Springfield, Mo woman reveals long battle with COVID-19

X-rays document progress of virus’ attack on her lungs
Published: Sep. 2, 2020 at 10:04 AM CDT
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SPRINGFIELD, Mo. (KY3) - One of Mercy’s very first COVID-19 patients is battling to recover from the virus five months after she contracted the disease.

Many of us think this thing is something you beat in a week or two. Danna Lunday knows better and now she’s trying to help others. In the heart of spinning dials, humming refrigerators and hands pumping blood, there’s a woman on a mission.

“If I can help somebody get one more day on this earth..., then, I’m going to do it,” remarked Danna Lunday at the Community Blood Center of the Ozarks.

Danna Lunday may be carrying a potent weapon against the pandemic in her body; convalescent plasma.

She remembers when the virus first hit her, “I’m sitting on the floor in the bathroom saying I can’t breathe, I can’t breathe.”

Danna went from just fine to hospitalized at Mercy Hospital in March. COVID-19 took her lungs from clear to cloudy in just days. Her doctor wanted her on a ventilator. Her friend told her to do it.

“She said Danna you have a 50-50 percent chance with a ventilator. If you go on it..., everything is even, " remembers Danna.

She had her first x-ray on March 23.

“What we are seeing here is what you would call a normal chest x-ray,” explained Mercy Pulmonologist Dr. Madhu Pendurthi.

It would get worse for Danna, much worse in just days.

“This is six days later on the mechanical ventilator. You can see these opacities have become much more prominent,” Dr. Pendurthi pointed out in the video. “So, whenever you see black here, this is air. That’s how a normal lung pattern looks.”

Paul Adler comments, “That’s what you want to see?” “Yes, And, here.. this isn’t normal,” explained the doctor. “Cloudy looking?,” Paul asks for clarity. “Cloudy looking,” doctor agrees.

Weeks later, Danna finally pulled out of the worst of it.

“I cannot tell you what day it was. I can tell you what day I came off of it. That was April 6. They handed me back my phone and it was my oldest daughter and she broke down and cried,” Danna told us. “My mom tells me every day... You’re a walking miracle and you’re here for a reason.”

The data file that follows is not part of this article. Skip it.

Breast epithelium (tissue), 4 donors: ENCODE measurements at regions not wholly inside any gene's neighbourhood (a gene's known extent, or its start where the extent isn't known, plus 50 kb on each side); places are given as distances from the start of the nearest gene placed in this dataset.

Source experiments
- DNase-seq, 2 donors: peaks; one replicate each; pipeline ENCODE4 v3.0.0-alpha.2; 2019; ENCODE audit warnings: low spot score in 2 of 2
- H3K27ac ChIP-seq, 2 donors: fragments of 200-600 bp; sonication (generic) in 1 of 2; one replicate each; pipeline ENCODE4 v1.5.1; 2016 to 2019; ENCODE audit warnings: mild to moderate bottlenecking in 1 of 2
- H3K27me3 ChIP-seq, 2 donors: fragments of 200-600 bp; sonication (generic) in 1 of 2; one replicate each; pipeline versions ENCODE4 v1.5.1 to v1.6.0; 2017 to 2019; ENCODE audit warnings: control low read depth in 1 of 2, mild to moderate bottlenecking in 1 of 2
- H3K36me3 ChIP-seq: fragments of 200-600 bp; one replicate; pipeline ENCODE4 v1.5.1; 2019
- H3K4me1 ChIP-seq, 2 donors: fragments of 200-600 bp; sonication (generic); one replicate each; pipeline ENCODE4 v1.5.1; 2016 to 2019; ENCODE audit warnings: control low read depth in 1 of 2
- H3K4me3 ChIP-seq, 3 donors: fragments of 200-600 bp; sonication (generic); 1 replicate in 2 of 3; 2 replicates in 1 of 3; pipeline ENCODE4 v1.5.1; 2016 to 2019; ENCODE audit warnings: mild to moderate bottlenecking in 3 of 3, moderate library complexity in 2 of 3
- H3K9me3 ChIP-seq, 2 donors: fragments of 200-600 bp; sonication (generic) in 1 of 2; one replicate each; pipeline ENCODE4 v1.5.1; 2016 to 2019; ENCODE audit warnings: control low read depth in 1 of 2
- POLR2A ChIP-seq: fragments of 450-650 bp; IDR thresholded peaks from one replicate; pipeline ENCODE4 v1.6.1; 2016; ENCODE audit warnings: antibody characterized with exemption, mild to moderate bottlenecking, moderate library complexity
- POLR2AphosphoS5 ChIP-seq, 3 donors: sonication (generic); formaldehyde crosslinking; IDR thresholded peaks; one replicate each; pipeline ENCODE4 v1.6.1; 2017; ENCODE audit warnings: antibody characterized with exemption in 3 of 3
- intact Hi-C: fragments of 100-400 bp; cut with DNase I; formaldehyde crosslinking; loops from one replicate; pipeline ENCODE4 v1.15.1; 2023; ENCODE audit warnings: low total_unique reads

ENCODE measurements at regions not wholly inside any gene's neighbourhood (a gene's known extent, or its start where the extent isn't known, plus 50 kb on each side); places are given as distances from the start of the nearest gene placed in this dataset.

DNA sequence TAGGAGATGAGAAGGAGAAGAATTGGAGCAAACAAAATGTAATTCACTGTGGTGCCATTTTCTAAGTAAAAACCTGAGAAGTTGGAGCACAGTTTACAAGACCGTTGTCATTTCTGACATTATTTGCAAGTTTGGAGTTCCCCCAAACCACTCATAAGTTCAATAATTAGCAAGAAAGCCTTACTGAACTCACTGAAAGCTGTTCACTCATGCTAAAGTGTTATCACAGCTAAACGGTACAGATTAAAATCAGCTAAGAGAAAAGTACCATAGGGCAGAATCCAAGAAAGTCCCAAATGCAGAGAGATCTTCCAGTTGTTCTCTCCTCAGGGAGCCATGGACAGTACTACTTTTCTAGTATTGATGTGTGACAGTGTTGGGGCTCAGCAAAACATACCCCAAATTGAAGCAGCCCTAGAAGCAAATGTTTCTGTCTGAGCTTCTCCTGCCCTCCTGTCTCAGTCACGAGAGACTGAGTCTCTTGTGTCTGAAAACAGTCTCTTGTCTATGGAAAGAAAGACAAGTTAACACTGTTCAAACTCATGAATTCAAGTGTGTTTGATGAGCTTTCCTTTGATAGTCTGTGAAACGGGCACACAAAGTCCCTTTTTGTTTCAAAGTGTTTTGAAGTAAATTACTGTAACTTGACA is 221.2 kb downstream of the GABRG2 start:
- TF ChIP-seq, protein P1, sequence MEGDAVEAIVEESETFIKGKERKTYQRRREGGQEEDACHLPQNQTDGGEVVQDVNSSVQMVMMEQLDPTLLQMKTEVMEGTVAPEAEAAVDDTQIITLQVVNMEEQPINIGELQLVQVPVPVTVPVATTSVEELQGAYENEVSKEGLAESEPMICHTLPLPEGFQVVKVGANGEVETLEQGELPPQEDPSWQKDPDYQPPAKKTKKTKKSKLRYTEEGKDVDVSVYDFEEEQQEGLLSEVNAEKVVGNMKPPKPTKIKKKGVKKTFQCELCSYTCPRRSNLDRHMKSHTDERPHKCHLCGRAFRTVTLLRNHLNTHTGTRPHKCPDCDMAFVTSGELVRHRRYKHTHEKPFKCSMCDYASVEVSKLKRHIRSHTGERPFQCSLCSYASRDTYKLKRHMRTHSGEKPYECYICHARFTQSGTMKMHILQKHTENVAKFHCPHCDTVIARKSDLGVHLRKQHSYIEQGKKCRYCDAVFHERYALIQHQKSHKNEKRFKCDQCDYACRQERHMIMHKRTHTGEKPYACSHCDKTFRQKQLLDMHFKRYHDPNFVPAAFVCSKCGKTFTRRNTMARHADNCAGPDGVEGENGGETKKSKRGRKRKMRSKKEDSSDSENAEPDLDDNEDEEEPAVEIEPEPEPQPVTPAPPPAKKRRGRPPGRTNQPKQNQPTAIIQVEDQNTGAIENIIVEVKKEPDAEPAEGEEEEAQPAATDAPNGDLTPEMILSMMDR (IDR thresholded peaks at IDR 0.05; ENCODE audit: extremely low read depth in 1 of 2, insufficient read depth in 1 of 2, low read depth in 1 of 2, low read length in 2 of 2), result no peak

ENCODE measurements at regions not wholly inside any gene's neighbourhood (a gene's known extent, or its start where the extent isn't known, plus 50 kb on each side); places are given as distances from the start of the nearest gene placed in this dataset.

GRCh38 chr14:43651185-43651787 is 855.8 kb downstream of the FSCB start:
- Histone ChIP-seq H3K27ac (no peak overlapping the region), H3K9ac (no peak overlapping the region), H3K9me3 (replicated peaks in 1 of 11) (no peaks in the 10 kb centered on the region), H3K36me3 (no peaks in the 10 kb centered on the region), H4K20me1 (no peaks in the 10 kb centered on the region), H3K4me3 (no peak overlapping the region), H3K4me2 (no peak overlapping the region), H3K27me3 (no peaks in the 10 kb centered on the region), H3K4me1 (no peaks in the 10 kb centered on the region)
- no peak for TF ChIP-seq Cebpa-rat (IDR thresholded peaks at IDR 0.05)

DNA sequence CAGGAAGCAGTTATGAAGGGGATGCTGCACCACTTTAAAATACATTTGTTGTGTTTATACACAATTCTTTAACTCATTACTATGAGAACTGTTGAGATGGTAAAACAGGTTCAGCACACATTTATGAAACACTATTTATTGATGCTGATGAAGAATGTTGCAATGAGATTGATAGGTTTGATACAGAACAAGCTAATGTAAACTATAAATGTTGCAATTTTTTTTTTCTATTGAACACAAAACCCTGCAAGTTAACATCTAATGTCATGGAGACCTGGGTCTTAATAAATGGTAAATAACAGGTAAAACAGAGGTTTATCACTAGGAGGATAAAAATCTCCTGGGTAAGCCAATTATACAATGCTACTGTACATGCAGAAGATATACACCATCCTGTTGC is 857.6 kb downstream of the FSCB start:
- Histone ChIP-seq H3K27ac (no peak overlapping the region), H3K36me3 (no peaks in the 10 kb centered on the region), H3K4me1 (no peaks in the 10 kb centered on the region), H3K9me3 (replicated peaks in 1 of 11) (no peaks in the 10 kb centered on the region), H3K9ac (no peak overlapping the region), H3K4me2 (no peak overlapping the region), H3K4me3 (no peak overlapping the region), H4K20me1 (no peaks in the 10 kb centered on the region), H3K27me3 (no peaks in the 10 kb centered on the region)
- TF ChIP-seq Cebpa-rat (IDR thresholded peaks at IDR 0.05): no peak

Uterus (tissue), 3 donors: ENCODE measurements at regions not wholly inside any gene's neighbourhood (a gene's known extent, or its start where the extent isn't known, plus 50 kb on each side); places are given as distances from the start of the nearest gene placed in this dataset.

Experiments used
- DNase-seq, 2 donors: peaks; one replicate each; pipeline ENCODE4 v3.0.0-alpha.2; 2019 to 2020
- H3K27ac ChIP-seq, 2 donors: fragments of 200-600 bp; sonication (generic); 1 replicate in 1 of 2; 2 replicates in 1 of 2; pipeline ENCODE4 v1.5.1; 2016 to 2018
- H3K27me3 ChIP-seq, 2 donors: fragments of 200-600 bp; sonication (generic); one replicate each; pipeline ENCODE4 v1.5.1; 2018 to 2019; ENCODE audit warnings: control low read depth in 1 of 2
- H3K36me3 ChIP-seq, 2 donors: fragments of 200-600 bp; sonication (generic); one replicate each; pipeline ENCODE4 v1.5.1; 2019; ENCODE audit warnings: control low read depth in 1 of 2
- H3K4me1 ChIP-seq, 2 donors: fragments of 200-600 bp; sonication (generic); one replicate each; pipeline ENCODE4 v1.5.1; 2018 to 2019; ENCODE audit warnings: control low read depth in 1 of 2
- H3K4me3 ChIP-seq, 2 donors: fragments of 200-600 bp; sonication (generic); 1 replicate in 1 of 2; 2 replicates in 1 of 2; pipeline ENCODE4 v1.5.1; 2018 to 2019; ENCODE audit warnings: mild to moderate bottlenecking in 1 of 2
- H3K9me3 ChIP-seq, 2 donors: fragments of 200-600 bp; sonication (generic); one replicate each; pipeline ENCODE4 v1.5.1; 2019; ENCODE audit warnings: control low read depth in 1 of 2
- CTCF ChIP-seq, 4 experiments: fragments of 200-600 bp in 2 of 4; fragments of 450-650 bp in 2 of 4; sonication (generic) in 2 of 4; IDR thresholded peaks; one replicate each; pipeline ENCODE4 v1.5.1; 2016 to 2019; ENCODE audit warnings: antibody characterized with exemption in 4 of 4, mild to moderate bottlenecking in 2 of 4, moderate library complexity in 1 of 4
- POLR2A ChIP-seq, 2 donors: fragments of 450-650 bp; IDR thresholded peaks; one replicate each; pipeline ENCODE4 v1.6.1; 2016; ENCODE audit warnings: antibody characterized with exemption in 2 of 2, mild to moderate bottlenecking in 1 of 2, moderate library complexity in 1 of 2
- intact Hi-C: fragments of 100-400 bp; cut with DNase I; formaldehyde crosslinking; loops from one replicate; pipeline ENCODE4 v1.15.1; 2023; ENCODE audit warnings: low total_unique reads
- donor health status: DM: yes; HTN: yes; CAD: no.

But, as spring turns toward fall, nobody knows if Danna will have long term damage from COVID-19. The virus hasn’t given up its grip on her lungs.

“We see these patchy spaces which are white. These are three months later,” Dr. Pandurthi explained as we looked at a CT scan.

“They’re messed up. They’re all scarred up.” adds Danna.

Danna will be checked out every three months for oxygen levels and lung function.

But, despite her best attempt to help others. She won’t be able to donate convalescent plasma just yet. Her numbers are just too low. “I’m gonna work on that to make sure I can do that. If I can save a life. I want to do this,” declared Danna.

Danna tells us her walks are still hard. She gets tired very easily. She says if she’s not better by January, she’ll have to go on medicine.

Meantime, the Mercy doctor and researchers at The Mayo Clinic both say there are still many questions about how and why COVID-19 hits some people harder and for a longer time period than others.

Mercy Hospital, The Community Blood Center of the Ozarks and The American Red Cross - Springfield Blood Donation Center are all involved in a convalescent plasma study. If you’ve recovered from COVID-19, you may be able to donate and possibly save lives. You can find a participating center closest to you here.

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